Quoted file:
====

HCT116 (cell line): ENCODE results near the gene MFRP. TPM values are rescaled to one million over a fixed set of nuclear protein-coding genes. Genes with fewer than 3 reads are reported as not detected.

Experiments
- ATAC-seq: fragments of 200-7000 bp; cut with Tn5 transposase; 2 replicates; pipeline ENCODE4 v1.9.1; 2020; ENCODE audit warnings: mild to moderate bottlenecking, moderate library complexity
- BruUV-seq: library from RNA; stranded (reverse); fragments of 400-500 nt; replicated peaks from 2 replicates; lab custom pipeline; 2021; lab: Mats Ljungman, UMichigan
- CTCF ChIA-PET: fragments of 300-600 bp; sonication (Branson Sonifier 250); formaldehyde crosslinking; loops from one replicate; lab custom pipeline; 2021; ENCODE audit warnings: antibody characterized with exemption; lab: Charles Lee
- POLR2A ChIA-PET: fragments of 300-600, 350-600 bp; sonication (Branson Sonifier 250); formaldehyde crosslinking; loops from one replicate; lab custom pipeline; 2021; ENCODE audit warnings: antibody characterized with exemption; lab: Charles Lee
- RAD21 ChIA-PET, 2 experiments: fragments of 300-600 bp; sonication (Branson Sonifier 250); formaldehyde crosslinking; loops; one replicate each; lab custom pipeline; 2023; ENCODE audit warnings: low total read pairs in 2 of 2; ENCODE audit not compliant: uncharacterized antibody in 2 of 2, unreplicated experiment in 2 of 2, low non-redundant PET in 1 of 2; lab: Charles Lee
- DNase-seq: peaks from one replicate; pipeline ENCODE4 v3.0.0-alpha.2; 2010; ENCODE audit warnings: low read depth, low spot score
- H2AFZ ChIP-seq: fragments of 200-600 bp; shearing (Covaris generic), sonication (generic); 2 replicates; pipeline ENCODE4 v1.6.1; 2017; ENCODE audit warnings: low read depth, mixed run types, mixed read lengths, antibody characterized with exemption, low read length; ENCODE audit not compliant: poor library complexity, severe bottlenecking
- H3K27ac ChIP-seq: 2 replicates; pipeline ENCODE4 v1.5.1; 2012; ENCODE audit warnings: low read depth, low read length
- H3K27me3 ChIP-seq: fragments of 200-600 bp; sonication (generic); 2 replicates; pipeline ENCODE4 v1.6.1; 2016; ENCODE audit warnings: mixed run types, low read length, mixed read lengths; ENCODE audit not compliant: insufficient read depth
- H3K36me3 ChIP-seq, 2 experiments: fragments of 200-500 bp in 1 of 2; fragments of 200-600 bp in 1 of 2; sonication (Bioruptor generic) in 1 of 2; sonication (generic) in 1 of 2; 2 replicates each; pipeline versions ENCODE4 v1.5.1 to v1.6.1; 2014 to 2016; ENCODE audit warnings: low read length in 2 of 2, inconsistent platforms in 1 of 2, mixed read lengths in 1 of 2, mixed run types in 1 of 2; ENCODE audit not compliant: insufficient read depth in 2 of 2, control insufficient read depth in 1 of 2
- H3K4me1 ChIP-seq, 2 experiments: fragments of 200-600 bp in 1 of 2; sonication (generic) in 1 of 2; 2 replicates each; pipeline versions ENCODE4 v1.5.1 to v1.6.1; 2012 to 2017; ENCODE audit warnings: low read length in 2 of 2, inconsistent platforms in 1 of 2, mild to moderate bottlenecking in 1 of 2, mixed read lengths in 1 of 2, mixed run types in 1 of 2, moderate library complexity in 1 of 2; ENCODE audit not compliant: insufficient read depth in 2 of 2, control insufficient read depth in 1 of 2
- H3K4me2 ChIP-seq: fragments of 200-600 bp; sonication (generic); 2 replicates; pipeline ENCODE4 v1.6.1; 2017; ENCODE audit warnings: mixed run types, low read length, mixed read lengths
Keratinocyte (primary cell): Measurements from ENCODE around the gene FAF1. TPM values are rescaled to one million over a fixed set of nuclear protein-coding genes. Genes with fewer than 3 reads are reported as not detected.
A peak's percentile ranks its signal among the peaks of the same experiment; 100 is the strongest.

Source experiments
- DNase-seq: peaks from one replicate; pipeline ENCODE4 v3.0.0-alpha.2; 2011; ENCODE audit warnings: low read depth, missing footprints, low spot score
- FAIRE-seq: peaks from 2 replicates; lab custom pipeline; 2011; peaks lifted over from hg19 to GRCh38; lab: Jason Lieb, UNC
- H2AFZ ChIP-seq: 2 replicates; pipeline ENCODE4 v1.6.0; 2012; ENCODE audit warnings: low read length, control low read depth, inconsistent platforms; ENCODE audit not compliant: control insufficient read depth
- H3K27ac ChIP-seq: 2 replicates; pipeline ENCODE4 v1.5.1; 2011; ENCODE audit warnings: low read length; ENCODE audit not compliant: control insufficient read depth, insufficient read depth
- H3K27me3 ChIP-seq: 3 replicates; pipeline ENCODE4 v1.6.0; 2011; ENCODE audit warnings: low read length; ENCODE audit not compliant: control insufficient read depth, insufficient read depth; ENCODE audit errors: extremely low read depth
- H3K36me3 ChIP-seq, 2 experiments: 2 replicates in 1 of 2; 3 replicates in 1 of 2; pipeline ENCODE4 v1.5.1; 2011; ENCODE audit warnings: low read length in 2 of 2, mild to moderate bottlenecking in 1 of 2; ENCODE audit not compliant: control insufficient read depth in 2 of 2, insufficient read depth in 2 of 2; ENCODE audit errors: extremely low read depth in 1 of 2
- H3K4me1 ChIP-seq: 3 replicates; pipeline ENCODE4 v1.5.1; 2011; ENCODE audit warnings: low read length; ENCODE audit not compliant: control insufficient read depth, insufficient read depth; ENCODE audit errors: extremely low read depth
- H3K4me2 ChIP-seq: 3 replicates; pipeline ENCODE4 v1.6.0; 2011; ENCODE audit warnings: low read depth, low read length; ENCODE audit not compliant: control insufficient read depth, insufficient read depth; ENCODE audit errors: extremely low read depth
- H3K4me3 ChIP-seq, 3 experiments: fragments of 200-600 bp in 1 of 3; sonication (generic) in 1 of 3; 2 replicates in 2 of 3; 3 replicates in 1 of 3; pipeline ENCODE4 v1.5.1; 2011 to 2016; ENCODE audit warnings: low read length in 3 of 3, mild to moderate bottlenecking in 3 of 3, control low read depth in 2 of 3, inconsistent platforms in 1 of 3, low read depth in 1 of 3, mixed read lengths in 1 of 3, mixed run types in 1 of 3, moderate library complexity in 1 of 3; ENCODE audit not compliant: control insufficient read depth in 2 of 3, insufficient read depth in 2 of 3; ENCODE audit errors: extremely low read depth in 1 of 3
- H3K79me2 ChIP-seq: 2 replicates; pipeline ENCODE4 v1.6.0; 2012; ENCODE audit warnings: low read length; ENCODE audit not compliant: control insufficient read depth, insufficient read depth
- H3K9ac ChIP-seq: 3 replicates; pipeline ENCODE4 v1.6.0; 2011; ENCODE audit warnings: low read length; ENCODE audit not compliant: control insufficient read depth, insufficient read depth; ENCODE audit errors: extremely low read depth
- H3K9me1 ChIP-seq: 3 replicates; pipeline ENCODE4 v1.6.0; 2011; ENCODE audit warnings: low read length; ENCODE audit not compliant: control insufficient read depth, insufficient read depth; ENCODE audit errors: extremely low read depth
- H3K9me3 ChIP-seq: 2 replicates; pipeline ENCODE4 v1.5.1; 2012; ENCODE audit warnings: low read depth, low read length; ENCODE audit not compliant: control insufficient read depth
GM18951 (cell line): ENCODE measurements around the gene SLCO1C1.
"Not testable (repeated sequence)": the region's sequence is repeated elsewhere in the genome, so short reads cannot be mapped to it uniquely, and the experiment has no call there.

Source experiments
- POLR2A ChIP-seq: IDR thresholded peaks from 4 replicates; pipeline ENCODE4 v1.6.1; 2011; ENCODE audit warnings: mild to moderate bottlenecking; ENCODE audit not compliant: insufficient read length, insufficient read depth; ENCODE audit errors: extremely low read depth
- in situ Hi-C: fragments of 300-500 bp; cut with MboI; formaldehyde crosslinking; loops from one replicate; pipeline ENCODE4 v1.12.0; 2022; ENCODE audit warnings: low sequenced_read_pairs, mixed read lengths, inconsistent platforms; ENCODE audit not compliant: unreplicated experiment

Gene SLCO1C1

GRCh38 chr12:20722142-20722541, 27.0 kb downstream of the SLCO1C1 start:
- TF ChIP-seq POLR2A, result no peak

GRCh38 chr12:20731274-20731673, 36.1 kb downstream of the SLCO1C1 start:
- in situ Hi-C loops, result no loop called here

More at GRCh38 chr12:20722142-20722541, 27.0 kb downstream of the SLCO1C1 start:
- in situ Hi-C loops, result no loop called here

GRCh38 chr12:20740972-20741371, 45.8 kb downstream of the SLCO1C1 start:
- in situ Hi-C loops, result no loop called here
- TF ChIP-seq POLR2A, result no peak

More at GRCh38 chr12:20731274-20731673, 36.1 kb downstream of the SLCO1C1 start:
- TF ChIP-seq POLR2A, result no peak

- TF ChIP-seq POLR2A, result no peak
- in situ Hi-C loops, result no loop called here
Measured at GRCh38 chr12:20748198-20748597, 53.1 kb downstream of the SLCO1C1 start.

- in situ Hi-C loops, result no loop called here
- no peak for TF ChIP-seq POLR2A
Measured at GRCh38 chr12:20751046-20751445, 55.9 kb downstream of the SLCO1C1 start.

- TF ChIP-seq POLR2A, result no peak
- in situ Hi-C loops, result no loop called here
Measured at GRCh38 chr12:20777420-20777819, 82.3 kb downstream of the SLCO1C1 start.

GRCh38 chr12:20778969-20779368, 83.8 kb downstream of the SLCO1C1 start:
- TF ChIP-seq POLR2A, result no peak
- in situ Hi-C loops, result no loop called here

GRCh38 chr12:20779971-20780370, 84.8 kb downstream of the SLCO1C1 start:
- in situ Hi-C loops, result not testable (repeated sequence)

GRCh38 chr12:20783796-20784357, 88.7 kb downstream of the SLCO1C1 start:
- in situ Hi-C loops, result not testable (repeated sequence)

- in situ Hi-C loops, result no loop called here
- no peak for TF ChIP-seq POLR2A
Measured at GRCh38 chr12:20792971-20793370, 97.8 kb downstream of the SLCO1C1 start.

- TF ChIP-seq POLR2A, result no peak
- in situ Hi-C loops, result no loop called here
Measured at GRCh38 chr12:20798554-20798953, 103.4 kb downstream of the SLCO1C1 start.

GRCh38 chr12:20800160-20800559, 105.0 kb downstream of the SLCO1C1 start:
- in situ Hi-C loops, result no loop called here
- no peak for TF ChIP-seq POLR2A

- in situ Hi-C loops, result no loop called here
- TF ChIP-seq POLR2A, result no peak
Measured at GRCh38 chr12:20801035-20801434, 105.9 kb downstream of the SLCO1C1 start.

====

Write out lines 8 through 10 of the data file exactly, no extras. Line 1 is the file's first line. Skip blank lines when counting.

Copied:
- DNase-seq: peaks from one replicate; pipeline ENCODE4 v3.0.0-alpha.2; 2010; ENCODE audit warnings: low read depth, low spot score
- H2AFZ ChIP-seq: fragments of 200-600 bp; shearing (Covaris generic), sonication (generic); 2 replicates; pipeline ENCODE4 v1.6.1; 2017; ENCODE audit warnings: low read depth, mixed run types, mixed read lengths, antibody characterized with exemption, low read length; ENCODE audit not compliant: poor library complexity, severe bottlenecking
- H3K27ac ChIP-seq: 2 replicates; pipeline ENCODE4 v1.5.1; 2012; ENCODE audit warnings: low read depth, low read length